I wanted to sleep in the attic,
in the special room where Annie
once slept under the eaves;
Annie long-gone into war factories
south of the tracks.
My mother said no,
because of fire she said,
so I practiced crawling out
the small window
onto the slanted roof, calculated
the leap to the chestnut tree.
I wanted to be near my father.
He was stored in boxes
in the tower room: his books,
sermons, black robe, his clarinet
with silver bands, silver keys
and in a corner, the gilded bust
my mother made. surreal,
the mask of a missing man,
missing arms, shoulders,
Giving Good Hugs
There are hugs that bruise along my curves
like vinyl too hot in a red summer afternoon.
and hugs that run out of edges
until they are not a proper embrace,
just a limp, polite, air-kiss of arms.
I like enough pressure
to know the person giving
the hug that settles in
and never cools until that moment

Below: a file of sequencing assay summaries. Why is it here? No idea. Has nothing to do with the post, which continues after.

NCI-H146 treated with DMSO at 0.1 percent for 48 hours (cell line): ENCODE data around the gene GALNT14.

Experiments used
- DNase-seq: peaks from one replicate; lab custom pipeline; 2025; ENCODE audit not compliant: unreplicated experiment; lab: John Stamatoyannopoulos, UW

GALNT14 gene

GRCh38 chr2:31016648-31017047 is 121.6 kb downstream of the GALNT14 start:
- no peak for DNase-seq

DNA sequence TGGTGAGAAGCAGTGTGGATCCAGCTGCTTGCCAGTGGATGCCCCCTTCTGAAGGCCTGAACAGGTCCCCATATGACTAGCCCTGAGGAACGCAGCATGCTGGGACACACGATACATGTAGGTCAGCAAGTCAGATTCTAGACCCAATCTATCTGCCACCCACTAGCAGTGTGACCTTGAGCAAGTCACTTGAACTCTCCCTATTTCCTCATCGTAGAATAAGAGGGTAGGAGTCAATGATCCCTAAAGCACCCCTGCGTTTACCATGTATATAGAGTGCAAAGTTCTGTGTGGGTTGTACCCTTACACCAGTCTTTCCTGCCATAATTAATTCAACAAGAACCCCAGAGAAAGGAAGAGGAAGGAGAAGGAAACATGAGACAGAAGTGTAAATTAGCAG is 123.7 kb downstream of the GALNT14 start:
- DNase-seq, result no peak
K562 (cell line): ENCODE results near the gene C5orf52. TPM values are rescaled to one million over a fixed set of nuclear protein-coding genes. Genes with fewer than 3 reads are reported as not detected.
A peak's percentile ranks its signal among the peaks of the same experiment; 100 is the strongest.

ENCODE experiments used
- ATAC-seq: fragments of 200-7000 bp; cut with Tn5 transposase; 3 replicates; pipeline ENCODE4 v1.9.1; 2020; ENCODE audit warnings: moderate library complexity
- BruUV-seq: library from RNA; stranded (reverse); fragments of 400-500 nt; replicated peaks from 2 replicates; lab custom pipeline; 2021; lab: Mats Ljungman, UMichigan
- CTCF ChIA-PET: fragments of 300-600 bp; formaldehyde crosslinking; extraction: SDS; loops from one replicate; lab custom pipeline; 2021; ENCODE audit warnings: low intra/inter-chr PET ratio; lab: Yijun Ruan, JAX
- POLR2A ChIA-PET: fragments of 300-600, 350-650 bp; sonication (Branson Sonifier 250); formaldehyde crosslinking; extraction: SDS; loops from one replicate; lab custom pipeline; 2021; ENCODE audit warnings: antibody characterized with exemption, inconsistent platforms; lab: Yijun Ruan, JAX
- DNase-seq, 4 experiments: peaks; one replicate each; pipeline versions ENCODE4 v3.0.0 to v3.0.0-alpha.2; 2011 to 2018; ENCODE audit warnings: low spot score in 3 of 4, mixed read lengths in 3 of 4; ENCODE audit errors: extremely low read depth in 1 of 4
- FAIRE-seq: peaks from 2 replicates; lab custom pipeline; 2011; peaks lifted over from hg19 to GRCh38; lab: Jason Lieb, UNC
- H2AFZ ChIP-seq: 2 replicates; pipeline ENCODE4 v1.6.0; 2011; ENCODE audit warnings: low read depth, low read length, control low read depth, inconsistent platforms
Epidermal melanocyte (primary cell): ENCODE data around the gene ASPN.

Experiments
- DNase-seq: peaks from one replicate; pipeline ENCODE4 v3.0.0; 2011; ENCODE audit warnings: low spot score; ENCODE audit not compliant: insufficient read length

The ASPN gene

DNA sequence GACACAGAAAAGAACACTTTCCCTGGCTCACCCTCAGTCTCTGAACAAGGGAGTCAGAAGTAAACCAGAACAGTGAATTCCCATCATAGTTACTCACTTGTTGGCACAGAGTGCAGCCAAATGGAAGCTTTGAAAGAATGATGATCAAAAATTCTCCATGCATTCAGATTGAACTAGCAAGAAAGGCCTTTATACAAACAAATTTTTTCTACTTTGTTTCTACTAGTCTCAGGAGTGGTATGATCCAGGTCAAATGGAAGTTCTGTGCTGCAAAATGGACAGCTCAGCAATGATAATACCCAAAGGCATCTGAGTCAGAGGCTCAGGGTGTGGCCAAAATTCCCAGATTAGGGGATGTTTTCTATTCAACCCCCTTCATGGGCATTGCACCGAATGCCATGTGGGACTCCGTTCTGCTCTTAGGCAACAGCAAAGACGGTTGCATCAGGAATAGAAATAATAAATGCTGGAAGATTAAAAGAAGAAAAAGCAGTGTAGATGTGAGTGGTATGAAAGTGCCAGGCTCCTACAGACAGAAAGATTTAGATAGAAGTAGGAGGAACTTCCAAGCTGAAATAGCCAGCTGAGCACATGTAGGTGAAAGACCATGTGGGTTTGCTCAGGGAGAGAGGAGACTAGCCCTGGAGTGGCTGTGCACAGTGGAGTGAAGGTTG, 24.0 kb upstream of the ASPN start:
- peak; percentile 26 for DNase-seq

when all the grandness
has been sucked out of it
by both the hugger and hugged
and which has long been muddied;
the hug comes to a natural end
and each pulls back replete with it.
Then the afterhug - a magnet
of surprise when the space between
the huggers hurts
with the pull of separating
and like electricity leaps
to the approaching plug needing
to make the connection - we hug again
just lean back into it
this one low and comfortable,
this one full of the acquaintance
of my body into yours, letting flesh
and muscle settle into give and take places
against each other.